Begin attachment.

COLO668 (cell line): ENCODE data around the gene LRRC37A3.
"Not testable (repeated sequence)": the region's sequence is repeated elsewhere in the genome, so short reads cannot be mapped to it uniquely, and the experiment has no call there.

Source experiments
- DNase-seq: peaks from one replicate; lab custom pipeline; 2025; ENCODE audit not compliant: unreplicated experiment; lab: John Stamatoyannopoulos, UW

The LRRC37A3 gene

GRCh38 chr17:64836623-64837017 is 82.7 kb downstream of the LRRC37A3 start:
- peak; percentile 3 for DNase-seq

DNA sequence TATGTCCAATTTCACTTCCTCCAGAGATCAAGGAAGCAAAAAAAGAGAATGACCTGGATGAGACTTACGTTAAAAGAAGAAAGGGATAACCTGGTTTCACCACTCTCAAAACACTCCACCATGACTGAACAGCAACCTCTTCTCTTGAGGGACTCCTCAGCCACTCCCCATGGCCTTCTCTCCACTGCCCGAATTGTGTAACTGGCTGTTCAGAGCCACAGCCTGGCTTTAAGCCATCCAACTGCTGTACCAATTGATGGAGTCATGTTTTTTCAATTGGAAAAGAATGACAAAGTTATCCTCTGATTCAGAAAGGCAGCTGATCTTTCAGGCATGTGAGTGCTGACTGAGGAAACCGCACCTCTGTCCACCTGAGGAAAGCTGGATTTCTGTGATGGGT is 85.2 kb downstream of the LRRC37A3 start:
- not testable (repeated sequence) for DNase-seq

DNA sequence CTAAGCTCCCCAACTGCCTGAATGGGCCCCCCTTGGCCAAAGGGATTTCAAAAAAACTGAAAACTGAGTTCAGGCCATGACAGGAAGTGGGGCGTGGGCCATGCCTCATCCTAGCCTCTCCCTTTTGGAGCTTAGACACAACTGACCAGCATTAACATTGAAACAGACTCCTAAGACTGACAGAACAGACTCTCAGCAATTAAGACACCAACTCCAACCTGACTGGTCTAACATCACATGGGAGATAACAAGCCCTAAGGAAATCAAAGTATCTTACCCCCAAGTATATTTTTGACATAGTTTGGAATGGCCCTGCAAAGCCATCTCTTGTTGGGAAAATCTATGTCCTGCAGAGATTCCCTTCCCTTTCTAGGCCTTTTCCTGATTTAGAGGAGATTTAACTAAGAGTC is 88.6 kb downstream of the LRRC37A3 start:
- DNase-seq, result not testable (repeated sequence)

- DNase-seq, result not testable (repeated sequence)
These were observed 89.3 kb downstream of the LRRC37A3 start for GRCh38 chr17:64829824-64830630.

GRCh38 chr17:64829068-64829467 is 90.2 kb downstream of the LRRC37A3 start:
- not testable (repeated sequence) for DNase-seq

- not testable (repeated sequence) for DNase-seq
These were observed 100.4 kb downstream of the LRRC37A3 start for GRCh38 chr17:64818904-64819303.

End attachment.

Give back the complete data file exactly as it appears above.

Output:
COLO668 (cell line): ENCODE data around the gene LRRC37A3.
"Not testable (repeated sequence)": the region's sequence is repeated elsewhere in the genome, so short reads cannot be mapped to it uniquely, and the experiment has no call there.

Source experiments
- DNase-seq: peaks from one replicate; lab custom pipeline; 2025; ENCODE audit not compliant: unreplicated experiment; lab: John Stamatoyannopoulos, UW

The LRRC37A3 gene

GRCh38 chr17:64836623-64837017 is 82.7 kb downstream of the LRRC37A3 start:
- peak; percentile 3 for DNase-seq

DNA sequence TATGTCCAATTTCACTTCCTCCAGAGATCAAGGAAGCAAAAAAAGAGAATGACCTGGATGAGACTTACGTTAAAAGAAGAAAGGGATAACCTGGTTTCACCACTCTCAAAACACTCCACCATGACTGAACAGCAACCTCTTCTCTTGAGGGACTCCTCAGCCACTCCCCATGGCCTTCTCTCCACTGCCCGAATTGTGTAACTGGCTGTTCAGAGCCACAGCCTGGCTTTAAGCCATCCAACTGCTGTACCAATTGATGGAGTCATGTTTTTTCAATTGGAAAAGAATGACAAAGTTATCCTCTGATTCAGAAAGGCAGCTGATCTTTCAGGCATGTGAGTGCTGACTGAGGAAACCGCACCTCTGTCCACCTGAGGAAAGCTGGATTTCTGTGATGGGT is 85.2 kb downstream of the LRRC37A3 start:
- not testable (repeated sequence) for DNase-seq

DNA sequence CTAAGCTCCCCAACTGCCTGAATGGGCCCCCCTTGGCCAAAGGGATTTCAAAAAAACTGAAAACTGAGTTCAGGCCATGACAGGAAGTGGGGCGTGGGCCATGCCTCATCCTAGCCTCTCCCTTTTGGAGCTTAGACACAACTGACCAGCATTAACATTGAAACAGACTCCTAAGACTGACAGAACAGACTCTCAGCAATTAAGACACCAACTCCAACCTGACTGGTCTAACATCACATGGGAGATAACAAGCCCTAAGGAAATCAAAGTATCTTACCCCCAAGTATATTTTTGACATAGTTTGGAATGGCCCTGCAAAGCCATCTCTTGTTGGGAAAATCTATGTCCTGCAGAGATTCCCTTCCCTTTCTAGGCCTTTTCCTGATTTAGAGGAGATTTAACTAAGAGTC is 88.6 kb downstream of the LRRC37A3 start:
- DNase-seq, result not testable (repeated sequence)

- DNase-seq, result not testable (repeated sequence)
These were observed 89.3 kb downstream of the LRRC37A3 start for GRCh38 chr17:64829824-64830630.

GRCh38 chr17:64829068-64829467 is 90.2 kb downstream of the LRRC37A3 start:
- not testable (repeated sequence) for DNase-seq

- not testable (repeated sequence) for DNase-seq
These were observed 100.4 kb downstream of the LRRC37A3 start for GRCh38 chr17:64818904-64819303.